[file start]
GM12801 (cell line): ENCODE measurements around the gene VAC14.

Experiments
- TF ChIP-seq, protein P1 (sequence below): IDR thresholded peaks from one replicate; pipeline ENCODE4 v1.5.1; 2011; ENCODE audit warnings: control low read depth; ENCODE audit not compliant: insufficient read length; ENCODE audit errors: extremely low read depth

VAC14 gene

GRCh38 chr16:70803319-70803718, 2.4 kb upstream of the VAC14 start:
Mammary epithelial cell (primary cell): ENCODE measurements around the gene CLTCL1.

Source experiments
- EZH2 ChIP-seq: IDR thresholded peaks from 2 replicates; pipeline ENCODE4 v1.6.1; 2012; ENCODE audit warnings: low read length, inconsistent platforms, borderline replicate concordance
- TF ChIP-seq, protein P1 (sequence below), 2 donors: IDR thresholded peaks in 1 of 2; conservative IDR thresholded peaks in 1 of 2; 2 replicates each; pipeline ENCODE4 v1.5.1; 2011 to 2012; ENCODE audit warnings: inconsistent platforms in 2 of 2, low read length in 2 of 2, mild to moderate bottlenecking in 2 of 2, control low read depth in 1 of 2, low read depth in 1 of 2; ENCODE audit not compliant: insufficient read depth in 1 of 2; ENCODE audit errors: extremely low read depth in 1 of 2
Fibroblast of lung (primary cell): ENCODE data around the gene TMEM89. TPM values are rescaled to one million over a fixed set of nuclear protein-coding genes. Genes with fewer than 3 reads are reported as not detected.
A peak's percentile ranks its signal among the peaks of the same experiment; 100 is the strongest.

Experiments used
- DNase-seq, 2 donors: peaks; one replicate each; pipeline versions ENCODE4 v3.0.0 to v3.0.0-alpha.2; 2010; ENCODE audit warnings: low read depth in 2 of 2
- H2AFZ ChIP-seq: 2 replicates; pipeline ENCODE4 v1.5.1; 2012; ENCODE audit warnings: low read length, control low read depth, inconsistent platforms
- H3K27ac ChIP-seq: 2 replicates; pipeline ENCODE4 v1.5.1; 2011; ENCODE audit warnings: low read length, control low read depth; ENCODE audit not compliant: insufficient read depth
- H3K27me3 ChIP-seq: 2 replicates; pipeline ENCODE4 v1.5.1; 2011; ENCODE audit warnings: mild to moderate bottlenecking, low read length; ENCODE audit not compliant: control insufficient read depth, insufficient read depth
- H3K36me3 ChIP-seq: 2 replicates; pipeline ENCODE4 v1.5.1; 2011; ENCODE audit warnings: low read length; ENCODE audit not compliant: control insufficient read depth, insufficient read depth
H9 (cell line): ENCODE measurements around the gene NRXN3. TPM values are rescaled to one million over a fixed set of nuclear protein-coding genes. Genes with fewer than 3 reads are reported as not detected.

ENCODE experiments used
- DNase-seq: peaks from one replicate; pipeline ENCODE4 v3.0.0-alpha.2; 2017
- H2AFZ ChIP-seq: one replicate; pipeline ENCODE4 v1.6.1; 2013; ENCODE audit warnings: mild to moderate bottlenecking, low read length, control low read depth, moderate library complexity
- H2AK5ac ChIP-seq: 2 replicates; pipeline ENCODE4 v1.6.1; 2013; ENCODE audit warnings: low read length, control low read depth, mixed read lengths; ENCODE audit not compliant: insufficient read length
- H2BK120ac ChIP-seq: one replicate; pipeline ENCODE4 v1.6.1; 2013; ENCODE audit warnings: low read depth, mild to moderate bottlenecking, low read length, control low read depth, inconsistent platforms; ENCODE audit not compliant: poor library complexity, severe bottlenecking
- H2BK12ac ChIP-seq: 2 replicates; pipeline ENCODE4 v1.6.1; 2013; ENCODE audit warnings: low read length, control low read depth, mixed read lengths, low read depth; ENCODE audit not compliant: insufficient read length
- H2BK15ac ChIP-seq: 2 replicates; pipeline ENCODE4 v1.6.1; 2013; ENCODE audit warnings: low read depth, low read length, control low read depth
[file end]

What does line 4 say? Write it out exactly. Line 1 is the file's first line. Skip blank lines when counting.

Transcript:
VAC14 gene